"The PACV has received over its 25 years of existence 271,626 visitors and 1,200 rocks have been discovered, 45 of which can be visited in four locations: Penascosa, Fariseu, Canada do Inferno and Ribeira de Piscos," the president of Côa Parque Foundation told the Lusa agency. On the 10 August, 1996, the government of António Guterres inaugurated the first Portuguese archaeological park, ensuring legal protection to what was already the Côa Valley rock art complex.
Aida Carvalho highlights the many ongoing works at the site and an ongoing research agenda. “In the near future, excavations will continue at the Pharisee's Paleolithic art site [rock 9] and at Cardina-Salto do Boi, where an occupation by Neanderthal Man for 100,000 years was recently evident. The surveys and excavations will be extended to the territory between the lower Côa and Siega Verde [Spain], to try to understand the forms of human occupation in this contiguous territory”, explained the official.
For the president of the Foundation that manages PAVC, this archaeological space has a fundamental role in the development of the territory, in the affirmation of its populations and in the creation of services in the region, namely hotels and restaurants. “We have seen a continuous evolution and transformation, over the 25 years, and a diversification in the profile of the visitors”, she observed.
Aida Carvalho says that currently, the visitor is no longer a mere consumer of closed products offered by travel agencies, he is very participative, whether in the planning of his trip, or in the type of 'products' he consumes, looking for new cultural offers, new territories and, above all, striking and challenging experiences. According to the official, PAVC and the Foundation were able to adapt to new demands, diversifying the types of visitation: all-terrain vehicles, kayaks, horseback riding and, recently, using electro solar vessels. "We placed great hope in the recovery of tourism, because we believe that there is a huge potential for growth in demand for tourist products based on cultural values such as the 'Gravura do Côa'", she said.
In statements to Lusa, the former director of PACV, António Martinho Batista, said that, after the public disclosure of the rock finds in the Côa Valley, in November 1994, the acceleration of history, born of an unusual mediation in which they opposed the Salvation of rock carvings in the face of the construction of a dam in Baixo Côa led to the identification of a vast group of sites, mostly with Paleolithic art, which soon became one of the great archaeological discoveries in the world at the end of the millennium.
After these relevant discoveries, and recognized throughout the world, the dam under construction in Baixo Côa quickly became history, at the end of 1995, which later resulted in the granting of a substantial indemnity to the construction company. "After this phase, civil society and the mass movements that were born, imposed on governments a reflexive halt to expansionist policies based on concrete and large works that took little account of the needs of an increasingly aging population, in a interior increasingly deserted”, recalled the archaeologist.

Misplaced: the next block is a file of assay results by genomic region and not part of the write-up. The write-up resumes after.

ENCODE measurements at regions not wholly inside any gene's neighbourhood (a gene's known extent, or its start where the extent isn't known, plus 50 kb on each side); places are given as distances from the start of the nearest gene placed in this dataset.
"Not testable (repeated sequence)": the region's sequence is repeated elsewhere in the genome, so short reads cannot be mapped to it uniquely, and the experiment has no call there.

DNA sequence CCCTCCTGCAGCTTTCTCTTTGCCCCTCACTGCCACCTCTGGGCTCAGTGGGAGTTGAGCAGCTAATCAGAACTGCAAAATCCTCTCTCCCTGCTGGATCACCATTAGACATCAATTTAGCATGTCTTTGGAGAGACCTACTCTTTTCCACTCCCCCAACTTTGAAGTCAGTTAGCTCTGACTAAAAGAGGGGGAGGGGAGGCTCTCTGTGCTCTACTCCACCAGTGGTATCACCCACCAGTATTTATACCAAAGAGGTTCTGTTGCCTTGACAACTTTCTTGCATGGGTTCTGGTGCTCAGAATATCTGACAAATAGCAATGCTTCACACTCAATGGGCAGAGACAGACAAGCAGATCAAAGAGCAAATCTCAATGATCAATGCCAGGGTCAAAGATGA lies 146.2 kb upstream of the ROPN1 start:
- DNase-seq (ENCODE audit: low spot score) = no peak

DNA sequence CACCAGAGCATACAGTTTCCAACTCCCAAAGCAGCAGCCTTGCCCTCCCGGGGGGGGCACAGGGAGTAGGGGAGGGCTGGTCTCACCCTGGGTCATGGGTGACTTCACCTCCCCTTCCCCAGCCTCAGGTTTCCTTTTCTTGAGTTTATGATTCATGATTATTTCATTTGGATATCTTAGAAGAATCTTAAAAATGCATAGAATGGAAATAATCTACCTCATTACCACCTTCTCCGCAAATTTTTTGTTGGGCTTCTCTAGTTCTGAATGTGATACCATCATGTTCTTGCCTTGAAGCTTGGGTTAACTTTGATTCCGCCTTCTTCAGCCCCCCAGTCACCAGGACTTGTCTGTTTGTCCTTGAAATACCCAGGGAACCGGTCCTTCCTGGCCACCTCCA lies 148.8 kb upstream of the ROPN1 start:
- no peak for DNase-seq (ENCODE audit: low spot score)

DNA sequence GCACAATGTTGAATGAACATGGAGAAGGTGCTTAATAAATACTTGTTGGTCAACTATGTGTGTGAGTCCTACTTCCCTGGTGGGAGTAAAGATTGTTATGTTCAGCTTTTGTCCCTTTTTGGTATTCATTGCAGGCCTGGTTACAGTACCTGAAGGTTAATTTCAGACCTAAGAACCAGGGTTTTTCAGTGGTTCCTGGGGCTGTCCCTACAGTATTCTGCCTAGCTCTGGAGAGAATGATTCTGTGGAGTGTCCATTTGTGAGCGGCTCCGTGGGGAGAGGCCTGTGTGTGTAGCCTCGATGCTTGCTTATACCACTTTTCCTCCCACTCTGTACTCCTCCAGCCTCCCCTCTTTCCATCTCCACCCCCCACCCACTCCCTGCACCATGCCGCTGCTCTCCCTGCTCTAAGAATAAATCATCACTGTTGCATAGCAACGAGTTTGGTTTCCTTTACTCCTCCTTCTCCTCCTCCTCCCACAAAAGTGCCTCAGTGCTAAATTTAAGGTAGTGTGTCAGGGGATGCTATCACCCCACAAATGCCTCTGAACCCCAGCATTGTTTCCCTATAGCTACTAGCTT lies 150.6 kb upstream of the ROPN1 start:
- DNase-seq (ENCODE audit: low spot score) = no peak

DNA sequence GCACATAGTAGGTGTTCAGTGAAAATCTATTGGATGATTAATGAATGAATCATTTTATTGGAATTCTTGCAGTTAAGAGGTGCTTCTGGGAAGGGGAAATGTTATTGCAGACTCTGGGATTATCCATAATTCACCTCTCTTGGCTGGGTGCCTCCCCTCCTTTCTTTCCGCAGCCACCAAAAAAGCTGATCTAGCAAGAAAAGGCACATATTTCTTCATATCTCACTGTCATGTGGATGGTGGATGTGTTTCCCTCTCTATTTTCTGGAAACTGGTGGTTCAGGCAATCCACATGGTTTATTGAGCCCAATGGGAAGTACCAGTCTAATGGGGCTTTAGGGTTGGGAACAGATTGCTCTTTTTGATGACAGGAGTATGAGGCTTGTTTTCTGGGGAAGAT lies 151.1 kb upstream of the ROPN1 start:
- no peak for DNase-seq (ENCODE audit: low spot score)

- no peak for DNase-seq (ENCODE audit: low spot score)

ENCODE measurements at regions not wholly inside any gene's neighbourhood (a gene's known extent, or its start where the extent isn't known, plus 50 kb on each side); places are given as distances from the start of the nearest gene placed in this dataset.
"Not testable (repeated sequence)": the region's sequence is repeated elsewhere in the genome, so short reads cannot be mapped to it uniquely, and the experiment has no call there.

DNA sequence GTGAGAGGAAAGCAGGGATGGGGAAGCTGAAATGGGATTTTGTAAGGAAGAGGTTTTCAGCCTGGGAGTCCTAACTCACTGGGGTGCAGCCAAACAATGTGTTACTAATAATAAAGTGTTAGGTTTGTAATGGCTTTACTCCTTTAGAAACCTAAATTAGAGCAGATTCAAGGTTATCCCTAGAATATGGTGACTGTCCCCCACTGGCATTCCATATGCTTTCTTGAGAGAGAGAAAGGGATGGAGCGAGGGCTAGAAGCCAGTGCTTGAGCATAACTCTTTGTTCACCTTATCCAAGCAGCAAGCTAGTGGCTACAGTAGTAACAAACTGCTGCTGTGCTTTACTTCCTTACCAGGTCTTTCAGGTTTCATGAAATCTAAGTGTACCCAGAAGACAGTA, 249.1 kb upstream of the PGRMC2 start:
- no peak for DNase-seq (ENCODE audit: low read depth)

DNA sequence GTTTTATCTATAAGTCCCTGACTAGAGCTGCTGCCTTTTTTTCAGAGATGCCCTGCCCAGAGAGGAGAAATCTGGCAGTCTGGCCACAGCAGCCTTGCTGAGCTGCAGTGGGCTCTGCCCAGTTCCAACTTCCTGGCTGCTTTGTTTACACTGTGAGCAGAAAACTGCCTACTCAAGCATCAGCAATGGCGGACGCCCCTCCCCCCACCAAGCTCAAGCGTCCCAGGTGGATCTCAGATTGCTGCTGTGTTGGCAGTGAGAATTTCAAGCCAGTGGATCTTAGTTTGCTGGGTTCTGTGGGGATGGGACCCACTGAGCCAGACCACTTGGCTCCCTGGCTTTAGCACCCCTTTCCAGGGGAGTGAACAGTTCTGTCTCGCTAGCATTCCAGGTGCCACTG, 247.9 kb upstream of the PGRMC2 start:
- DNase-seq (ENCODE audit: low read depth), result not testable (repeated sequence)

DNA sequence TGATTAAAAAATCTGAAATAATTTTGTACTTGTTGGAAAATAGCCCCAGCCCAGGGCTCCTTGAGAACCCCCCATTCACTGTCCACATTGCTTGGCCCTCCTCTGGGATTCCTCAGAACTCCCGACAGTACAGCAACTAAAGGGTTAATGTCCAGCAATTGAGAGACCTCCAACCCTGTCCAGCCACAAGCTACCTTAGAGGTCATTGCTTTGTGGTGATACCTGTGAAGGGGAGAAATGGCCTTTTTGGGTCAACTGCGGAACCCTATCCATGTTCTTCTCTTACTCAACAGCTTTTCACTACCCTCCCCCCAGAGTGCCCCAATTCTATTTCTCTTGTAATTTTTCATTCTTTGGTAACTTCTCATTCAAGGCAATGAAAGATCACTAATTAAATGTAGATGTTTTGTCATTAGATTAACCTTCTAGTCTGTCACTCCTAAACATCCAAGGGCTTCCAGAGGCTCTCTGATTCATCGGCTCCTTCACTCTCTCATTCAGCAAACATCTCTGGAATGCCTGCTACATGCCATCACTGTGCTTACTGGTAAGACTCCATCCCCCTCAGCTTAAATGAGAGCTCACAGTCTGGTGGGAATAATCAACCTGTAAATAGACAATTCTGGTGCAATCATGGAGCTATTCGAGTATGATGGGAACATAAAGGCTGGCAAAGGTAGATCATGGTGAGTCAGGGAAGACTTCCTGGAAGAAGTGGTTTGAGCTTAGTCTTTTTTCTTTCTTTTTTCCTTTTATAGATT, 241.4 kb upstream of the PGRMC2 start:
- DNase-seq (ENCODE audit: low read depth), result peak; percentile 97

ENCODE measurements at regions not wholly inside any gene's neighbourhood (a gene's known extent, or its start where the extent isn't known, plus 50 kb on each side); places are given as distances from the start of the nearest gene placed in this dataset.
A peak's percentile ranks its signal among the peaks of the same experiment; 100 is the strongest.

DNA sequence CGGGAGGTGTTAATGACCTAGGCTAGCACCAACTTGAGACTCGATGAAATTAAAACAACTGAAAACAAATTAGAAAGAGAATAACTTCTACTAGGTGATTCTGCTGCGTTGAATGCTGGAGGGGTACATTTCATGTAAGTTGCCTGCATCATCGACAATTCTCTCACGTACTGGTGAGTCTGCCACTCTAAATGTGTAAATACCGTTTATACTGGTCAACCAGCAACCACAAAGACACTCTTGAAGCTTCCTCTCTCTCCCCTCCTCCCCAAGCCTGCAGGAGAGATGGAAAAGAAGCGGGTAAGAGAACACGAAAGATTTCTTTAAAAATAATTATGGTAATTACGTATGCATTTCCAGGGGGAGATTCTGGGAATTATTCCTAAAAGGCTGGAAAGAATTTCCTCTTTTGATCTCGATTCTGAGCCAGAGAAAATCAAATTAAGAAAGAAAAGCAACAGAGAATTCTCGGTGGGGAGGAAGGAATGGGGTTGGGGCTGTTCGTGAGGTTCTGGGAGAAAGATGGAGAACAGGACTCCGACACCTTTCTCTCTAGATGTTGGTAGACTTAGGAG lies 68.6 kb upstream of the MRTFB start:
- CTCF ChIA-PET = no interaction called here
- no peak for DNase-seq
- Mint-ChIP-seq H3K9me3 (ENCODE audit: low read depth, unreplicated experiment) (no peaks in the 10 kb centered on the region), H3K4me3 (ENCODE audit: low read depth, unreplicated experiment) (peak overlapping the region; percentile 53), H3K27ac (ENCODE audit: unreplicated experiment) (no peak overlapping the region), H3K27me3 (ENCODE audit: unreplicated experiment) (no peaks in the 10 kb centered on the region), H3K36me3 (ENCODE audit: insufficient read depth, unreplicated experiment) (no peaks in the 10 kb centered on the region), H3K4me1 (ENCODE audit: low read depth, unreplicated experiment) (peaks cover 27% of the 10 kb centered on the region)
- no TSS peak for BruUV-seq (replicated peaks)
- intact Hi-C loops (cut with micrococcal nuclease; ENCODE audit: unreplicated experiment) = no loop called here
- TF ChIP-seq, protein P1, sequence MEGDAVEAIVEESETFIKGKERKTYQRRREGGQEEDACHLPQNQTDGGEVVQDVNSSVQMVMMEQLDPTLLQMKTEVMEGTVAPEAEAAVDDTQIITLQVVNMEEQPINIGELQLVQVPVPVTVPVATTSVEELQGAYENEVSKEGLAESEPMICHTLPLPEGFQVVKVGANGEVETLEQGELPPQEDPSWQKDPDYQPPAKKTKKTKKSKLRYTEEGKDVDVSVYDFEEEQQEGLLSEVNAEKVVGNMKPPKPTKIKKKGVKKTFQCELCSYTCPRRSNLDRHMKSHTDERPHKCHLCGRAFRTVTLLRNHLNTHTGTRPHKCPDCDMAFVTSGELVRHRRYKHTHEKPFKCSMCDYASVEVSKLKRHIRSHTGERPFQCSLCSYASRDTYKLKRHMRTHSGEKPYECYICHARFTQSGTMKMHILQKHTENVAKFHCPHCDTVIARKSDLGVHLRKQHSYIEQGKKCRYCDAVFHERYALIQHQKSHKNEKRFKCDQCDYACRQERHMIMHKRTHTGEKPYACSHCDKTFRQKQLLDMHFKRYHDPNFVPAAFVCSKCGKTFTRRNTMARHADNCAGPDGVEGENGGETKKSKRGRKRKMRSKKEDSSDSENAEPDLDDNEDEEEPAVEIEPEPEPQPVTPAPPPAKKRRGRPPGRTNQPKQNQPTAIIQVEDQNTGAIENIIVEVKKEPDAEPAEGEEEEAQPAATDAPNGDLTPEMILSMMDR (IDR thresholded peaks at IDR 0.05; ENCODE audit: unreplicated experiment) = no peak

Martinho Batista, recalled that the first ten years were "hot", with unforgettable battles for heritage that took the name of Vale Côa and the country to all corners of the planet. For the archaeologist, as a whole, the PAVC and the Côa Museum constitute a consolidated project and should continue to do so in the coming years, without major upheavals. “It is enough to continue to manage well what has been achieved in the last 25 years”, he stressed.
On the other hand, archaeologist João Zilhão, another unavoidable name linked to the creation of PACV, former director of the former Portuguese Institute of Archeology, first director of the park, who was responsible for preparing the application process for the classification of World Heritage, guaranteed to Lusa that “there is no doubt about the great scientific significance and heritage value of the Côa Valley rock art.”
“Today, we arrive in Vila Nova de Foz Côa and the first thing we see are the posters of the municipality and other entities proudly proclaiming that Foz Côa is the only municipality in the country with two world heritage monuments, the Douro wine region and its Paleolithic art. I think that says everything about how common sense was the decision to abandon the project to build the dam, and keep the prints as an Archaeological Park”, he stressed.
The archaeologist argues that it is crucial that planning for the area of the Park is drawn up and put into effect, without which the landscape that frames the engravings runs the risk of being profoundly altered in the long term. "It is especially important for the State to complete the process of acquiring properties in which there are important nuclei of engravings (for example, Quinta da Barca), both for conservation reasons and to broaden the scope of the offer of sites that can be visited by the public" , creased.
The art of Côa was classified as a National Monument in 1997 and, in 1998, as a World Heritage Site, by the United Nations Educational, Scientific and Cultural Organization (UNESCO). As an immense open-air gallery, the Côa Valley has more than 1,200 rocks, spread over 20,000 hectares of land with rock manifestations, predominantly Paleolithic engravings, executed more than 25,000 years ago, and distributed over four municipalities: Vila Nova from Foz Côa, Figueira de Castelo Rodrigo, Pinhel and Meda.